What amazed me last week, right before we were set to send the first group home with kids, is that Dr. Oz highlighted a teacher who created a very similar project at her school after hearing that one of her students had not eaten since the previous Friday. I almost lost my breath while watching it because the story is so similar to what happened with the principle at my local school. That could easily have been her up there being congratulated and applauded for her efforts to help curb child hunger. I am just honored that I have been able to take part in such a worthy cause and cannot wait to see how much more we are willing to do in the future. Attached is the link to the Dr. Oz episode, as well as a newspaper article about the program we did here locally. So this Holiday season, when you are busy planning your own parties and feasts, and worrying about eating too much, remember that there are people in your community who only wish they had that same problem. Please do your part and help out, whether it means donating a few more items than usual to the local food drive, helping out at a food pantry or homeless shelter, donating your grocery store's free turkey to a family in need, or finding out if there is a program like this... and if not, maybe figuring out how to start one. Because no child should ever go to bed hungry.
|Items in the "Healthy Happy Meal"|
|ready to go in a backpack|
Sunday, November 16, 2014
|Curried Onion Soup|
Everyone has heard of French Onion Soup, which is a hearty, and often buttery, beefy soup smothered in toast and cheese. Onions are one of the most healthful foods on the planet and have been consumed and revered for their medicinal properties since ancient times, so in my opinion, the more you can include them in your diet, the better. Even if you have to cover this soup with bread and cheese, at least you are getting the onions into you first. What is so great about this recipe is that by adding the flavor of green curry and coconut oil, you transform a traditional soup into something exotic and surprising. The addition of the chick peas adds some protein and the kale adds a boost of antioxidants and texture. So as the weather turns and you are craving something to not only nourish your body, but warm your soul, give this soup recipe a try.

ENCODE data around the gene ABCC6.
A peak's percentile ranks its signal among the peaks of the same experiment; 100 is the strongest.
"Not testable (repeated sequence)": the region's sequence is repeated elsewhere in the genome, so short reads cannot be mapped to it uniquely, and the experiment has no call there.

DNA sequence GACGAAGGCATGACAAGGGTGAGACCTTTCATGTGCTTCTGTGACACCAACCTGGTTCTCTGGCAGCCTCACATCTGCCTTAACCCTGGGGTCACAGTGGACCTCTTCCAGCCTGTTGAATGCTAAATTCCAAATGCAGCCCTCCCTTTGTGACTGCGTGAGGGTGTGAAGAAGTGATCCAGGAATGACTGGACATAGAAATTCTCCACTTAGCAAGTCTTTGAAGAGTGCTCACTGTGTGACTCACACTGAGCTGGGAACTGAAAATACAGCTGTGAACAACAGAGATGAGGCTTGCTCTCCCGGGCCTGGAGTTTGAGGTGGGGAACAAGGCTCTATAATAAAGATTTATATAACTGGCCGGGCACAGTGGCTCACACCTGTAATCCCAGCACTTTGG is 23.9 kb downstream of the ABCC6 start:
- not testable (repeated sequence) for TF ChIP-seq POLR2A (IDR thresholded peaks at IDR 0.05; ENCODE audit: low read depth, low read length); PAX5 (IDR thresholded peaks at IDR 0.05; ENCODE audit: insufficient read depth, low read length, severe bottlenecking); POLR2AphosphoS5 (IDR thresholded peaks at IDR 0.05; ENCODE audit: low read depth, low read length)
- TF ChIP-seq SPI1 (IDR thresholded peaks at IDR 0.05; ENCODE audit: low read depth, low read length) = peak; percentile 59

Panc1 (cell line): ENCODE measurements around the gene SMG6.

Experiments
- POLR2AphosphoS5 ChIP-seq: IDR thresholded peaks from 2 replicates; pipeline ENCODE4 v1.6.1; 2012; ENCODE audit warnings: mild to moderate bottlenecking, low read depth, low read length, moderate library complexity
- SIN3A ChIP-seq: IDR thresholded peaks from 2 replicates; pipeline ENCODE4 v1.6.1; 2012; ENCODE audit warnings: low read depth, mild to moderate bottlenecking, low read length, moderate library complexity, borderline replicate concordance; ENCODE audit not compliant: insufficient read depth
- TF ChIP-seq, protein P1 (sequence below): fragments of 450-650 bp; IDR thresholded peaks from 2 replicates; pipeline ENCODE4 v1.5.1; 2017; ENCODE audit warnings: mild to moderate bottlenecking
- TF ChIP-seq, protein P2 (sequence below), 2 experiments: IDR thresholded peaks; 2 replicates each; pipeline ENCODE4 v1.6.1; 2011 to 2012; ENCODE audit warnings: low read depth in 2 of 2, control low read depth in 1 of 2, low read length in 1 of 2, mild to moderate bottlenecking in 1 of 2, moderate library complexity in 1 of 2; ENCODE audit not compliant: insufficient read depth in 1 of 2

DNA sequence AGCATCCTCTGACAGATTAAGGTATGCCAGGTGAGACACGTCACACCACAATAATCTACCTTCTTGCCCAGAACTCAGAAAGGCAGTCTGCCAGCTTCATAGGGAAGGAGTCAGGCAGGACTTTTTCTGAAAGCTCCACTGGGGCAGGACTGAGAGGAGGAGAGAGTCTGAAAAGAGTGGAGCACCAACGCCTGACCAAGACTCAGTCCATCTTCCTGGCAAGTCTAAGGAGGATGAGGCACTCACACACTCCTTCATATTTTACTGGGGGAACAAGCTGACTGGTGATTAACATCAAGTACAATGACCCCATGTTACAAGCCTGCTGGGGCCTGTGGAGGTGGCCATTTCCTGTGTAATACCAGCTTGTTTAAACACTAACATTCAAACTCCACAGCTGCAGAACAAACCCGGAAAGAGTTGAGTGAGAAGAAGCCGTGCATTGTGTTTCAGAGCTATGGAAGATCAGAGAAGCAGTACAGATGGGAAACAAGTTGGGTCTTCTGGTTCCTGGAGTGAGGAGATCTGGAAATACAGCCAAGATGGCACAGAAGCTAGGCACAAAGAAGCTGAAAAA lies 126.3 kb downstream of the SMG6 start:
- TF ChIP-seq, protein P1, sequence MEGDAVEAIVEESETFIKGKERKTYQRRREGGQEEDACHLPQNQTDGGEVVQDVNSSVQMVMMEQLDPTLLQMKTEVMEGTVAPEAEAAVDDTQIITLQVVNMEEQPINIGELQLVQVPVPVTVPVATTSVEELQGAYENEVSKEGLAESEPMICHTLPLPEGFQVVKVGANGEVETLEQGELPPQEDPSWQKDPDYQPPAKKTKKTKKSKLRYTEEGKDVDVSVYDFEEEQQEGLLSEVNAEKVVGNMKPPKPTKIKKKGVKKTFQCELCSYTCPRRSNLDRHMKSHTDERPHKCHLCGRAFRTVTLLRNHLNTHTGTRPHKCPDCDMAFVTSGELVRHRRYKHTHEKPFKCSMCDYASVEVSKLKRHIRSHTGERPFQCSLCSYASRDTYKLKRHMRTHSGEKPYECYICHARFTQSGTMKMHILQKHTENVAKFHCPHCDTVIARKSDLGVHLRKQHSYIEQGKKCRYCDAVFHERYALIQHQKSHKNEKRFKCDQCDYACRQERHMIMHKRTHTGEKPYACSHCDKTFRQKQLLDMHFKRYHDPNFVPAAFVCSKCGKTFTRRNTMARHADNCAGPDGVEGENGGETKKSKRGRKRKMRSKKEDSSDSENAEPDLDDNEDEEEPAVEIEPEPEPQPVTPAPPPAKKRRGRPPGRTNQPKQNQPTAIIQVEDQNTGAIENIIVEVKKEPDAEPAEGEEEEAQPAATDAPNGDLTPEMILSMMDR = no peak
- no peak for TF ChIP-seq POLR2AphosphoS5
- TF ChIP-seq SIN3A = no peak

Friday, November 14, 2014
|Creamy Broccoli and Pea Soup|
Having just finished a bowl of this soup for the second night in a row, I knew I couldn't wait any longer to share the recipe. It is honestly my new favorite soup, not only because it is healthy and filling, but because it is so easy to make. I know when my meat and potato loving husband asks me "what is in this... it is really good!" that I am on to something. Usually when you order Broccoli and Cheddar "Soup" in a restaurant you get some glorified cheez wiz and chicken broth concoction with tiny pieces of broccoli in it. Not exactly nutritious, or appetizing, in my opinion. While most of the ingredients in the following recipe are full of vitamins, minerals and fiber, there is a considerable amount of cheese as well, which you could easily reduce if you are watching your weight or your heart health. I divided this soup into five hearty servings and the nutrition information (listed below) is still not that bad. And it is an easy way to get yourself and your family to eat their greens, and some fiber, which is always a good thing. I love that I was able to sneak in a whole block of organic tofu for some extra protein... no one would ever know it was in there, just that this soup is extra creamy without the addition of any actual cream. Best yet? It uses frozen vegetables, so you can make it year round, it's affordable and really easy to throw together. You can even make it ahead and let it simmer on the stove for an hour or two which is great on a busy weeknight with kids getting home at different times and needing help with homework. So when the weather turns cool this week, why not give this soup a try?